2.3. Seed Threshing and Cleaning
Seeds were either mechanically threshed and pneumatically cleaned or were manually threshed and cleaned using a combination of both manual and pneumatic techniques. Mechanical threshing and cleaning was done with a toothed cylinder Vogel plot thresher (ALMACO2, Nevada, IA, US) with settings as typically used by sorghum workers at the facility . Manual threshing was done by rolling the panicles between the hands until no seeds remained on the panicles. Seeds were then passed through a 5 mm screen to remove large pieces of trash. Remaining large pieces of trash were individually removed by hand and the resulting mixture of seeds and trash was passed through a cyclonic seed cleaner (Grainman Model 63-115-60-VS, Grain Machinery Mfg. Corp., Miami FL, US). Airflow was adjusted for each isoline until no seeds were found in the collected chaff and trash. As seeds were cleaned the chaff and trash was continually inspected to ensure there were no seeds present before discarding. If a single seed was found in the chaff it was removed to the seed sample. If many seeds were found in the trash, the process was repeated at lower air speeds until the samples were deemed “clean”.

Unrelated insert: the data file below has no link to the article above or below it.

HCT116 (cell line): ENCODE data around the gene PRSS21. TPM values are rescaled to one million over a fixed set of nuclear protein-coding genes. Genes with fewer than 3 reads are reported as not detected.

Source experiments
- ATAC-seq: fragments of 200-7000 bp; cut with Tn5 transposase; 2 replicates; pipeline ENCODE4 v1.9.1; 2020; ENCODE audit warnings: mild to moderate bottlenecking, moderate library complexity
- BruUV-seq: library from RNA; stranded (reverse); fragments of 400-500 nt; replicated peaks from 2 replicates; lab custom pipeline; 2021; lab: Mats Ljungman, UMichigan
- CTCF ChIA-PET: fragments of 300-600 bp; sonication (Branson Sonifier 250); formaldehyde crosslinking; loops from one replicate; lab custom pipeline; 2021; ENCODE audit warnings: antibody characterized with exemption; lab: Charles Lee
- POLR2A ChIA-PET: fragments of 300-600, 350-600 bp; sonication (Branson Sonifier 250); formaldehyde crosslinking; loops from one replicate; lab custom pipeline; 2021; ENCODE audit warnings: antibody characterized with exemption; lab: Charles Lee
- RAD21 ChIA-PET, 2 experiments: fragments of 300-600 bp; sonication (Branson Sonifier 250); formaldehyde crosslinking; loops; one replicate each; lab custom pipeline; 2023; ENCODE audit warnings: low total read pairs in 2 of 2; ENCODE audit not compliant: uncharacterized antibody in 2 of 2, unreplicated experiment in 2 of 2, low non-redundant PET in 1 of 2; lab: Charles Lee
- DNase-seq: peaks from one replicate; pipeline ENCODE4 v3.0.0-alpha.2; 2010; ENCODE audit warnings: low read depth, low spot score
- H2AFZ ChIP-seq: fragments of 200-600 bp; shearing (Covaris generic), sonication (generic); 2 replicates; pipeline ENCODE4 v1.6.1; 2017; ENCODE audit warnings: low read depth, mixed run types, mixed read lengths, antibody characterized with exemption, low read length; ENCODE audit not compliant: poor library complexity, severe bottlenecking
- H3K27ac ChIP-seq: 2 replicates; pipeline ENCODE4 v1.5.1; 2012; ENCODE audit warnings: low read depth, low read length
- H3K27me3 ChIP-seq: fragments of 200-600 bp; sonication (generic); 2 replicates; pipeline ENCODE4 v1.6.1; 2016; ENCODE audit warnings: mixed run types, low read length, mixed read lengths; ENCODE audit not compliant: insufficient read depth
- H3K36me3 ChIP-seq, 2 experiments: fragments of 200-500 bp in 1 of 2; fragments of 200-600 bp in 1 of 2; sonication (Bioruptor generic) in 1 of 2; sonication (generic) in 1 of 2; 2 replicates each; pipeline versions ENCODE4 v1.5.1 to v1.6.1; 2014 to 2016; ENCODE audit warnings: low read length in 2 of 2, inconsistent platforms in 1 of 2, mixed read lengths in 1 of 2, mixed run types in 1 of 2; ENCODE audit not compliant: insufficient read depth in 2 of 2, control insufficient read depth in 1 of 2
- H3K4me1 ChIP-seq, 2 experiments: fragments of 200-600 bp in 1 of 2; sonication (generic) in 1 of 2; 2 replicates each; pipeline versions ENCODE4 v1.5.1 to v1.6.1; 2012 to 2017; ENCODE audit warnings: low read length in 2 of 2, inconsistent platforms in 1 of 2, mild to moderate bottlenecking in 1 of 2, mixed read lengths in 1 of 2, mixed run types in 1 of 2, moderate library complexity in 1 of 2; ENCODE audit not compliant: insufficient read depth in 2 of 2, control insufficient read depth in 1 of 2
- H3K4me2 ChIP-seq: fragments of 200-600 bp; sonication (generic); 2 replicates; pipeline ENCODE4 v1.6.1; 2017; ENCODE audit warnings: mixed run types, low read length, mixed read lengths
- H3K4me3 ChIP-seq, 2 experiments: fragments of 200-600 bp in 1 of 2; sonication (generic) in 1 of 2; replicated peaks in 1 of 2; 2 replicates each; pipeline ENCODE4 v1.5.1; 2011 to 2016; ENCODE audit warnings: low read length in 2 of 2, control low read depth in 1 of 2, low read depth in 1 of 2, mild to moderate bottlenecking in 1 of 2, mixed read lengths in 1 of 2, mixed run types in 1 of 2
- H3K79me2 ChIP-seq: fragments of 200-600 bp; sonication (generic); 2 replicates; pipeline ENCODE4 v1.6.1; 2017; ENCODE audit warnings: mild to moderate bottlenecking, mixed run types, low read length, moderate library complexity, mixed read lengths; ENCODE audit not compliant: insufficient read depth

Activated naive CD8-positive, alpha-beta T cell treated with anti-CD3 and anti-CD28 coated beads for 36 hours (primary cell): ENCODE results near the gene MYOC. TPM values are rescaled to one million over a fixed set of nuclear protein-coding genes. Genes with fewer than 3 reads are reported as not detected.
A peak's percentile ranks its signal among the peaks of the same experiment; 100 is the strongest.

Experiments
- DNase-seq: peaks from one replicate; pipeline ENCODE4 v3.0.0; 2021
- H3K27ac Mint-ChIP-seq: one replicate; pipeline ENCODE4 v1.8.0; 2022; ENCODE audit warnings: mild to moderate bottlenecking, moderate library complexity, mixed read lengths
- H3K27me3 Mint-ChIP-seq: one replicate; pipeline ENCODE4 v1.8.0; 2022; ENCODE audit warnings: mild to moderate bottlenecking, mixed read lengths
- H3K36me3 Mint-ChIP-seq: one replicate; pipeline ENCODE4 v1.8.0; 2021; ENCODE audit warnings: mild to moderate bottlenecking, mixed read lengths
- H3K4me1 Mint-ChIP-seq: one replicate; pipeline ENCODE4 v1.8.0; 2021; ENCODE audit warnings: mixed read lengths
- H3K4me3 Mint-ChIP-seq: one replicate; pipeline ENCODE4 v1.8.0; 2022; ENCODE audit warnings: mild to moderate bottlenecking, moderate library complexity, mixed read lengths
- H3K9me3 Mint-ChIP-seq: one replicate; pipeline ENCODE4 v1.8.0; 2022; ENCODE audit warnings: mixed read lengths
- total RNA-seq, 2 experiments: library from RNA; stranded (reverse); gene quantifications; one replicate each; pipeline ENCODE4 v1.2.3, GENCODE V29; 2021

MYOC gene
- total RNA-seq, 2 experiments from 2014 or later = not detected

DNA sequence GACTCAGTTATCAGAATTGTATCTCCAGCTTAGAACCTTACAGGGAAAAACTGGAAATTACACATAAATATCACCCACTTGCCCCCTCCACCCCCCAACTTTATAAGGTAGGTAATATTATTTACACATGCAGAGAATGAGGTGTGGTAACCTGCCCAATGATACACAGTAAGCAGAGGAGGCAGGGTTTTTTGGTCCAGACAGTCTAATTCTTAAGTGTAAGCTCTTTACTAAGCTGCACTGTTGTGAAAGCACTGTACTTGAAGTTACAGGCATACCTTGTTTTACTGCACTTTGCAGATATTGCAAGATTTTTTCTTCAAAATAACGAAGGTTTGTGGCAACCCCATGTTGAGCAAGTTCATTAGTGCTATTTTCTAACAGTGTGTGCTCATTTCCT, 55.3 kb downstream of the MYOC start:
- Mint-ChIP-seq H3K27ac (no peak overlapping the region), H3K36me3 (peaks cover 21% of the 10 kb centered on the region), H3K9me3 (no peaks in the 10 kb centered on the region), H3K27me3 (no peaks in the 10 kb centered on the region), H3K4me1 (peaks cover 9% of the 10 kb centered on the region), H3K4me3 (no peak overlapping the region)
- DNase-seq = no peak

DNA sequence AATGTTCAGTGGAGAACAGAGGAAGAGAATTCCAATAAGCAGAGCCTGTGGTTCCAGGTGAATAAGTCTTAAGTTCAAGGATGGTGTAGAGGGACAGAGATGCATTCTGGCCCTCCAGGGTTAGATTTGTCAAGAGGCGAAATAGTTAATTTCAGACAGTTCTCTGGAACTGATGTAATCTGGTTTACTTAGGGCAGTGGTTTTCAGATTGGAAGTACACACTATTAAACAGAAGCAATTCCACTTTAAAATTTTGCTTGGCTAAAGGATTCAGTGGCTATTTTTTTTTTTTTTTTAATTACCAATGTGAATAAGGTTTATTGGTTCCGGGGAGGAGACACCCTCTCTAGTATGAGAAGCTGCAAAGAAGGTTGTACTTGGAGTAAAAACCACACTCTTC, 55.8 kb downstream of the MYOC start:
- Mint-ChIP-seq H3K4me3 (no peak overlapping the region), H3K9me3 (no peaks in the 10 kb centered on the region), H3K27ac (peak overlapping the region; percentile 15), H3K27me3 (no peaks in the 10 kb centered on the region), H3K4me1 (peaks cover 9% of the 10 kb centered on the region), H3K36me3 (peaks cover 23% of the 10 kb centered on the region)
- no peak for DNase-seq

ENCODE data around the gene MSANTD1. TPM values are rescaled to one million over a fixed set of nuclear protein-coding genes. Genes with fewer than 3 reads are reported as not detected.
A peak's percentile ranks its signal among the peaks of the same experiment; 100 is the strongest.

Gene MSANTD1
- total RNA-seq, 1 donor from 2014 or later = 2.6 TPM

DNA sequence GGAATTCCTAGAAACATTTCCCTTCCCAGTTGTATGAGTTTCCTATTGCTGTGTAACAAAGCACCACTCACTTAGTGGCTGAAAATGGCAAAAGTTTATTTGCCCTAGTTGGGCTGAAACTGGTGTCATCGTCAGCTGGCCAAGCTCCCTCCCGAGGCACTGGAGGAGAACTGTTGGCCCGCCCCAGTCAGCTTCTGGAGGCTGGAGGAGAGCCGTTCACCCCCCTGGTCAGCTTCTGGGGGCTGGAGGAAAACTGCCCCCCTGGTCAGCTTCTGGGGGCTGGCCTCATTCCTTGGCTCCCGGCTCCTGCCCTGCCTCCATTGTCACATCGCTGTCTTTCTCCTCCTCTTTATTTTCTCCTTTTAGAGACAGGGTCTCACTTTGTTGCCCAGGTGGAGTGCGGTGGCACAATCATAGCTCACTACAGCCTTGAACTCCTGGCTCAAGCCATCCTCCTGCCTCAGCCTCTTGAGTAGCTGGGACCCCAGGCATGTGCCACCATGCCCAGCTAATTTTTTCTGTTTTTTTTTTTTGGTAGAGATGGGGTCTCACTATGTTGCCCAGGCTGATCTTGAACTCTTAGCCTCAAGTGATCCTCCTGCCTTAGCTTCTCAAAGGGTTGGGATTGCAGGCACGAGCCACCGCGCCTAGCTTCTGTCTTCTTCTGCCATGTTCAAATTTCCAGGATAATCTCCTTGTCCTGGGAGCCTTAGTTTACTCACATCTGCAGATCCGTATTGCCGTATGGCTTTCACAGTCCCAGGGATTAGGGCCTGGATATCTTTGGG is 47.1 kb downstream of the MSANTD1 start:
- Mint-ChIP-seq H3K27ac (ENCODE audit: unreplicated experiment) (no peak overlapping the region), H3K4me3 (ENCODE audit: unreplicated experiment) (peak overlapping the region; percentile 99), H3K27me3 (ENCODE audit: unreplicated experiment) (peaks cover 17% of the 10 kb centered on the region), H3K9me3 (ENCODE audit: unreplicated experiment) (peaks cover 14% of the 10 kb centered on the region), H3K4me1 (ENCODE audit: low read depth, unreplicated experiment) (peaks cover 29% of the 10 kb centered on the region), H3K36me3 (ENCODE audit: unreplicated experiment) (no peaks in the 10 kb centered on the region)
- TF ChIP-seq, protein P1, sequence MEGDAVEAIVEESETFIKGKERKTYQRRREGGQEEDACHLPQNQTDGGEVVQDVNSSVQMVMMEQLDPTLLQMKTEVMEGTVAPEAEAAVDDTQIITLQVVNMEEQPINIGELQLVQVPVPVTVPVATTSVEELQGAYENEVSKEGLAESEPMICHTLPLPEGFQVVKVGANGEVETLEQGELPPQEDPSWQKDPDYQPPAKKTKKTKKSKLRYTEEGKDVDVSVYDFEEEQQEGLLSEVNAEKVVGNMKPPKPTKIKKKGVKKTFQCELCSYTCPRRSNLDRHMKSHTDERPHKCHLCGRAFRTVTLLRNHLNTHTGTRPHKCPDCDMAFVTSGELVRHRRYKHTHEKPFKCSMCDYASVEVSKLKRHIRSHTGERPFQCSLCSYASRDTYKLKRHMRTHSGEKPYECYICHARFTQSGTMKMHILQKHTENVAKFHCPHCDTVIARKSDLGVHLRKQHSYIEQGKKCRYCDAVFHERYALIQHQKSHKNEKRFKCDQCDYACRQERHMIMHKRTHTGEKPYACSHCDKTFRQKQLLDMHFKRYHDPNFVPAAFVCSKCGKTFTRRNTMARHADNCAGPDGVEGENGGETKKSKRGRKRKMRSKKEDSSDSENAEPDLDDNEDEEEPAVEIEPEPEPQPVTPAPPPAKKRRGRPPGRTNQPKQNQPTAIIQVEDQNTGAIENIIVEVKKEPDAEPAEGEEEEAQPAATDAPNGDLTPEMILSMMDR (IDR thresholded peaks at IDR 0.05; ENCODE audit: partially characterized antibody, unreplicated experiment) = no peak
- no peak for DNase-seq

2.4. Analysis of Grain Yield Components
Seed size was determined by image analysis . A subsample of known volume was taken from seeds collected from a single panicle, arranged on a flatbed scanner, scanned at native optical resolution, and a commercial image analysis program was used to determine the number of seeds in the subsample and the major and minor axis of each seed. The volume of each seed was then calculated as a regular ellipsoid having two minor axes of equal length and a longer major axis. The average seed size of each panicle was calculated as the averaged individual seed volumes in each subsample. The grain yield of each panicle was determined as the volume, mass, and number of seeds. The number of seeds in each panicle was estimated by scaling the number of seeds in the subsample volume to the volume of the entire sample. Yield, expressed as mass, was measured directly. The unit of replication was the individual plant and the number of replicates varied between eight and ten.